Parallelising Machine Learning in Python

About 3 years back when I got my first job in Machine Learning I would run most of my analysis on a 32 cores machine. 32 cores are perfect for running things in parallel… so I thought. But then I learned about GIL. Basically, Python, despite being one of the most popular languages for data science, is “broken” when it comes to multithreading: cpu-bound threads can only use one core at a time.

This leads to certain embarrassingly parallelisable code to execute sequentially. In this blog post I want to compute a sum of each column in a large numpy array. An obvious way to parallelise this is to compute the sum for each column in parallel and then aggregate the result. How can this be achieved?

“Hack”: multiprocessing

Instead of using threads we fork the main process. The main disadvantage of this method is that each process should receive a copy of you data. So if we are operating on a 20gb dataframe, a naive execution of 32 processes will end up consuming 640gb of memory. This, of course, will result in MemoryError in cases when it’s worth parallelising in the first place. However, it turns out that Linux uses copy-on-write mechanism when creating new processes. This means that we can share memory between processes as long as we don’t modify the underlying dataframe. In practice I found that storing a numpy array in a global variable (a list or a dict) and then starting processes allows me to utilise all cores and still write code in pure Python, see example below:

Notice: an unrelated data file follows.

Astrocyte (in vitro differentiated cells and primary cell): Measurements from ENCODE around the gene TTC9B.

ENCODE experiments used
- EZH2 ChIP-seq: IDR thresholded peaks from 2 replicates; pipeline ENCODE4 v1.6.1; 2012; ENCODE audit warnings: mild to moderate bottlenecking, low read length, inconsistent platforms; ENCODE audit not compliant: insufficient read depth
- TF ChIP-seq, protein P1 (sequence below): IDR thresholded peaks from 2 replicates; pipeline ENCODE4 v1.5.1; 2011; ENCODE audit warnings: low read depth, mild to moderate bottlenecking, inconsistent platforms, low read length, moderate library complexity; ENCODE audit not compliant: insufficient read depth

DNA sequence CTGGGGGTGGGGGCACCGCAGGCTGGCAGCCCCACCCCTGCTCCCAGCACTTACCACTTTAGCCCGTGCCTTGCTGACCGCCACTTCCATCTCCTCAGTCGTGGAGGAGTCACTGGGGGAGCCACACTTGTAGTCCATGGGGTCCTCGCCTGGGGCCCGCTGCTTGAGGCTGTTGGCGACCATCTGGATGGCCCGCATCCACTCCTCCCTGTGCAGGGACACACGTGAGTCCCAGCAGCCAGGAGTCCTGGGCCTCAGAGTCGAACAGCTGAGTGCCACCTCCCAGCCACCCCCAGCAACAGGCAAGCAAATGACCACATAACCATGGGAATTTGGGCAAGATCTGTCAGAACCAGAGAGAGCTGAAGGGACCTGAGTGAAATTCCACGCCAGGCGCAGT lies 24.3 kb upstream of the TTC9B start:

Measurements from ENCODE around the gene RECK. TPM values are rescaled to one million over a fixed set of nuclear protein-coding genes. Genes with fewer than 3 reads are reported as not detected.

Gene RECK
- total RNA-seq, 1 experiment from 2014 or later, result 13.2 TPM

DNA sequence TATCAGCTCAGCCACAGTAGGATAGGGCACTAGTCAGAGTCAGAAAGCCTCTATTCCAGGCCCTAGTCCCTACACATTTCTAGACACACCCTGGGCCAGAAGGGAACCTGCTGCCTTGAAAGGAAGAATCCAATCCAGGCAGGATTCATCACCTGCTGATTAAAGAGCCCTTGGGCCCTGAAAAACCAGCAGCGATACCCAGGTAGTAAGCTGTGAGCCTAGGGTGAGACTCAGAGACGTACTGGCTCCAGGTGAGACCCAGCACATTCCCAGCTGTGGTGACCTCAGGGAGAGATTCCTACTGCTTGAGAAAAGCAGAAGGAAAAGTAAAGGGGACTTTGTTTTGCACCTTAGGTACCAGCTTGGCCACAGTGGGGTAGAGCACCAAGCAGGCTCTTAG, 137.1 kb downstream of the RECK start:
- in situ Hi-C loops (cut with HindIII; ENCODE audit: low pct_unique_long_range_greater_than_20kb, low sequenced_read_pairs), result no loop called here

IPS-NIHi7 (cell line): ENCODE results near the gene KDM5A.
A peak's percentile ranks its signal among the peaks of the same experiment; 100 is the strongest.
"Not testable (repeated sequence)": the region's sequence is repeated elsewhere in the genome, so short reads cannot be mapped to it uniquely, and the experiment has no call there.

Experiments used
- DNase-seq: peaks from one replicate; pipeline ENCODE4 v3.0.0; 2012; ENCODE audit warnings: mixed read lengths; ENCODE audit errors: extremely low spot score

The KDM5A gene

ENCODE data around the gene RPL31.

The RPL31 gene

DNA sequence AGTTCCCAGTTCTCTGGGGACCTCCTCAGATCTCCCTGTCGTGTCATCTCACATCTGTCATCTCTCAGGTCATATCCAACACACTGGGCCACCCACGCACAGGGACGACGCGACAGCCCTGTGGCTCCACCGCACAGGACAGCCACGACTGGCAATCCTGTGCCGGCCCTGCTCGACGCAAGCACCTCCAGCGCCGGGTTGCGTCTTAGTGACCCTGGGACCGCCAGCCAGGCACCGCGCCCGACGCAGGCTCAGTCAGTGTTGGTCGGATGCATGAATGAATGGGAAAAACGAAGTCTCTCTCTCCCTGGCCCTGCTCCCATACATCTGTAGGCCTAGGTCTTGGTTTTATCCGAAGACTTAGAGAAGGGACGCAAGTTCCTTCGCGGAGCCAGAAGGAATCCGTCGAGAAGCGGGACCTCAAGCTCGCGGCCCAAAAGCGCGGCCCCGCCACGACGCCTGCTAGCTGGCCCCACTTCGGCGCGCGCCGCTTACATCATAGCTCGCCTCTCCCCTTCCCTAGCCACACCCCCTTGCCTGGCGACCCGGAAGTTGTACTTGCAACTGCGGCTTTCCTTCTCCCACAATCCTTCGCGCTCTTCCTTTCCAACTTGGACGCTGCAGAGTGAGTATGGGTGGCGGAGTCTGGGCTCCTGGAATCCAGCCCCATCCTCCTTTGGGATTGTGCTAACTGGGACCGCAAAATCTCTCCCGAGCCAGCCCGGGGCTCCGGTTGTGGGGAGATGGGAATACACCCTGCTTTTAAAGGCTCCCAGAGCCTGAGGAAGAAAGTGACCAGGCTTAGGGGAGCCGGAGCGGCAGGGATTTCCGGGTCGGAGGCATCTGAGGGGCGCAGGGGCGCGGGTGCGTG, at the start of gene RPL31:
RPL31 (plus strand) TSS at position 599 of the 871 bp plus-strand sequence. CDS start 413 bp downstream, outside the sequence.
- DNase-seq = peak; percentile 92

from multiprocessing import Pool
import numpy as np

data = {}

def sum_col(col_num):
    arr = data['arr']
    return np.sum(arr[:, col_num])

def sum_multiprocessing(arr):
    data['arr'] = arr

    with Pool() as p:
        l =, range(arr.shape[1]))

    del data['arr']
    return np.array(l)

This works, but the overhead of setting up all the processes often kills the performance gain. Moreover, in my experience I found the copy-on-write mechanism not very reliable: certain aggregate operations that should be read-only would sometimes trigger Linux to make copies. Nevertheless this methods has served me well and it is a good starting point.

Let’s see some timings. First let’s create a random numpy array and convert it to Fortran-contiguous, i.e. make it so that columns are stored next to one another:

A = np.random.rand(30000, 10000)
B = np.asfortranarray(A)

See this answer on StackOverflow if you are not sure why the conversion. Finally, let’s time the execution:

> %timeit B.sum(axis=0)
146 ms ± 14 ms per loop (mean ± std. dev. of 7 runs, 10 loops each)

> %timeit sum_multiprocessing(B)
649 ms ± 75.5 ms per loop (mean ± std. dev. of 7 runs, 1 loop each)

So our execution is slower than a simple sum performed by numpy (which is single-threaded, according to htop anyway) and that is despite the fact that sum_multiprocessing utilises all 4 of my cores. One advantage of the code above is that it could work just as well with Pandas’ dataframes just fine, as everything is done in pure python.

Another approach: Cython